I recently had the privilege of being a speaker at an webinar event hosted by the Society of Ontario Adjudicators and Regulators (SOAR), to deliver training on fairness issues in investigations.
Most organizations allow employees to use some degree of discretion (i.e., use their own judgement) when making hiring, promotional, and pay decisions. I have noticed a trend in several of my recent investigations, which is that the exercise of managerial discretion became a source of friction and …
Workplace investigations have been around for quite some time as a way for diligent employers to address potential issues hindering the workplace. If, as a result of its long-standing use, they no longer appear cryptic in the eyes of some employees and employers, they still carry a perfume of mystery and elicit questions for many others. In my practice, most of the questions I hear from parties and witnesses in an investigation are procedure-based, pertaining to confidentiality or the length of the process.
In the world of workplace investigations, we often hear of adopting a trauma-informed approach in sexual harassment cases. We especially heard this during the #MeToo movement, and, indeed, it was necessary.
Conducting an investigation that is thorough, fair, confidential, and timely is, to speak plainly, complicated work. Investigators must make many difficult judgement calls during the process, including which witnesses to interview, which records, texts, and emails to review, and how to weigh the various types of evidence when making findings of fact.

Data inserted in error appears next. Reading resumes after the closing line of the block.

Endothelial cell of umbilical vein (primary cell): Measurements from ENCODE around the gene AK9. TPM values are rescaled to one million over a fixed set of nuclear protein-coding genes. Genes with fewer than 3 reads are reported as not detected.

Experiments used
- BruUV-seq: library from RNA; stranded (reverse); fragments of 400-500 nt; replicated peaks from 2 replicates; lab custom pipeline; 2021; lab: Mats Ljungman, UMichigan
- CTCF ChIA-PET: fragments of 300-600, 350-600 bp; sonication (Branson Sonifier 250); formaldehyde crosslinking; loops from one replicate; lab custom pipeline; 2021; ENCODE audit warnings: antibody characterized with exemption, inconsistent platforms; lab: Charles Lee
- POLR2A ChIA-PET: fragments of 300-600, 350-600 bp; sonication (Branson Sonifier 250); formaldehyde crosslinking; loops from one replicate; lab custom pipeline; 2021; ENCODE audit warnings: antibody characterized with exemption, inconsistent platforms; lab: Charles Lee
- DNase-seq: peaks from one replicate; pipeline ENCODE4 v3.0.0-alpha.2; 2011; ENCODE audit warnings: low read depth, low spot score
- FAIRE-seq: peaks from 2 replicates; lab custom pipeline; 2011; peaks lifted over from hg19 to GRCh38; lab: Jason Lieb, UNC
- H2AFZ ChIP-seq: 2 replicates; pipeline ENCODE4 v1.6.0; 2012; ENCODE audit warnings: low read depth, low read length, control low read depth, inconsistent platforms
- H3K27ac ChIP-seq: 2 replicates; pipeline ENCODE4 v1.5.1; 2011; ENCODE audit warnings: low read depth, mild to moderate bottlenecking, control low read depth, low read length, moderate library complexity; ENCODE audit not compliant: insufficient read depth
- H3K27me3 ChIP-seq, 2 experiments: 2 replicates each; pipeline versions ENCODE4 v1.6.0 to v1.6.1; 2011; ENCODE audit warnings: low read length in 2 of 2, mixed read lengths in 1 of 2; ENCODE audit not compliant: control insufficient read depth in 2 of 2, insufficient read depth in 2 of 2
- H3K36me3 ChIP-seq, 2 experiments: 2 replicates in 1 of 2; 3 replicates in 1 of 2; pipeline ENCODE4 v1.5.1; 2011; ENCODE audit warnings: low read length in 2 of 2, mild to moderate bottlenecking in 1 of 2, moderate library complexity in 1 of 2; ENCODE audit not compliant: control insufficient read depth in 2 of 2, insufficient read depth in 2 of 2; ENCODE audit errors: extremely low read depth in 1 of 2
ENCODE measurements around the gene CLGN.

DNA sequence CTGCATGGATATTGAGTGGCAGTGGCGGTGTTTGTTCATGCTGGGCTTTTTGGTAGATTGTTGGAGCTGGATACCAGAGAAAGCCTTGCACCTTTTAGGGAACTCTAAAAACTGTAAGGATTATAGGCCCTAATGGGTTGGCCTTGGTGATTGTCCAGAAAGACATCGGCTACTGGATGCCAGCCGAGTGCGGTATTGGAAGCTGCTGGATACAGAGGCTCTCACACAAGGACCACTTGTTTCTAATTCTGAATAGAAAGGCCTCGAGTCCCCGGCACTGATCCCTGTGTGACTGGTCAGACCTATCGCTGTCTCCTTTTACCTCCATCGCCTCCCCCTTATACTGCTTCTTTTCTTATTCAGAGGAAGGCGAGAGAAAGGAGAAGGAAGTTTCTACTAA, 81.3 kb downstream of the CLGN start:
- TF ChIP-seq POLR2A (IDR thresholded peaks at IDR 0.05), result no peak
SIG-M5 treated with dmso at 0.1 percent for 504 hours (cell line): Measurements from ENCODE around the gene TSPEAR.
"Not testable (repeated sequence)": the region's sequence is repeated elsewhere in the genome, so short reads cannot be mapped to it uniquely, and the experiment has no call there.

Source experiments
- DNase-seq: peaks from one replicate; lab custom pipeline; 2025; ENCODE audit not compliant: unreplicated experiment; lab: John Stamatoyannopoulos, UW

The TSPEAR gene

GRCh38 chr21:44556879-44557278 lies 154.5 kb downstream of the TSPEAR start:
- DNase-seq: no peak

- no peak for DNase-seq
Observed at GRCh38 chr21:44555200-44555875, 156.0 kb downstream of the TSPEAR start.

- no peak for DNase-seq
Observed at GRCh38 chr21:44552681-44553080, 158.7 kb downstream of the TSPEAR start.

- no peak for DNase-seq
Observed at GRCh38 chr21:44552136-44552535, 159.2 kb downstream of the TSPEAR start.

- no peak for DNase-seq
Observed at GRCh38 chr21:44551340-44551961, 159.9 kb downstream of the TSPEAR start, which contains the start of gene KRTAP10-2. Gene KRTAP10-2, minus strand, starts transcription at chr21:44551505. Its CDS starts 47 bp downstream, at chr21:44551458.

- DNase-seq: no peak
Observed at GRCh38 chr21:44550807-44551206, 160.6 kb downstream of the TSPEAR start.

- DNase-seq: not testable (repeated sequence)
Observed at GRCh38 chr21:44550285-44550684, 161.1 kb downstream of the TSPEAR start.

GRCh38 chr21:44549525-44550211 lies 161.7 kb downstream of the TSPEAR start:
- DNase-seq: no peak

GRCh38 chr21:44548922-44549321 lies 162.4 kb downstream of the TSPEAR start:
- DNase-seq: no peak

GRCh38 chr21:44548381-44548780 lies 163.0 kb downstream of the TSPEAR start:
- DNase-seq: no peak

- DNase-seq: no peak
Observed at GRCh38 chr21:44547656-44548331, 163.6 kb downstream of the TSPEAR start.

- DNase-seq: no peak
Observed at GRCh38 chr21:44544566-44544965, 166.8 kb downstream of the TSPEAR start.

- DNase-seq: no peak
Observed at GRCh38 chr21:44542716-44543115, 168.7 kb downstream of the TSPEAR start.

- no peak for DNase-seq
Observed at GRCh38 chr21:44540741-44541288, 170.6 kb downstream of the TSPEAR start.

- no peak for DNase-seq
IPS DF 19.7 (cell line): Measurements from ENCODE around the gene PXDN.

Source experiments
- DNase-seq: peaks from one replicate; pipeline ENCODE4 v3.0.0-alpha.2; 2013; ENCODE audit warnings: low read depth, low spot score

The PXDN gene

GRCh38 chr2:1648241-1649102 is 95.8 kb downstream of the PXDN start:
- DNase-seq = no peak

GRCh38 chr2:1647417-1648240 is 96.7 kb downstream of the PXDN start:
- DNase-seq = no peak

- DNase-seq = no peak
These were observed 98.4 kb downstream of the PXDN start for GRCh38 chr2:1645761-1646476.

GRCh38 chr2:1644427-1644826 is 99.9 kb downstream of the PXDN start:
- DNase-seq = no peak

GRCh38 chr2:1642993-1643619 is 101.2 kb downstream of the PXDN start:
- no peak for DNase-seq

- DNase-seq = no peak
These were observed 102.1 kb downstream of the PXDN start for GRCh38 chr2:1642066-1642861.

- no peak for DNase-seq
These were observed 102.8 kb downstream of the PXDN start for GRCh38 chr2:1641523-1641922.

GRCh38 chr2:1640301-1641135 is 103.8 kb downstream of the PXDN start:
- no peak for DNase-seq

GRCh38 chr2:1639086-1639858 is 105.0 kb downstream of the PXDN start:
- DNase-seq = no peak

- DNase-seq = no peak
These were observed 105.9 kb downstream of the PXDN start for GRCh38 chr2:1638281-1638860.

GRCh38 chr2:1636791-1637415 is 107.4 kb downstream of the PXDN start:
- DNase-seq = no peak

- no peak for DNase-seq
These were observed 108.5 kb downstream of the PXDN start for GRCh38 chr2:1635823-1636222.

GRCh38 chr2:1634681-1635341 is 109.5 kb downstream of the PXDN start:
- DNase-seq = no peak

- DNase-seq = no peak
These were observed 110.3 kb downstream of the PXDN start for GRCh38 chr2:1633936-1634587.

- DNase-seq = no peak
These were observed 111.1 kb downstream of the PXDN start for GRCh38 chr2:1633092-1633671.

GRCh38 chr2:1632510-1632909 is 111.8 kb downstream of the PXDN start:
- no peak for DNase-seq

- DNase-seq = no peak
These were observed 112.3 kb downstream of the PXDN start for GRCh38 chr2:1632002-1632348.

I have been an adjudicator for four different administrative tribunals over the course of more than 20 years. This experience has served me well since I have found that many adjudicative skills are transferable to investigations.
In the normal course of a workplace investigation, the investigator interviews the parties and the witnesses, obtains relevant documents, conducts follow-up interviews where needed, and then drafts a report using the evidence gathered.
Most workplace investigations are not subject to independent review; though they may be considered by a court or tribunal, this would usually be in the context of a separate legal proceeding, e.g., a wrongful dismissal action or a human rights case. Certain investigations, however, may include the exercise of a statutory power of decision, which may give a party a right to pursue a judicial review to challenge the conclusions reached. In such a case, the court may directly address issues such as fairness and the reasonableness of the decision reached in the course of an investigation.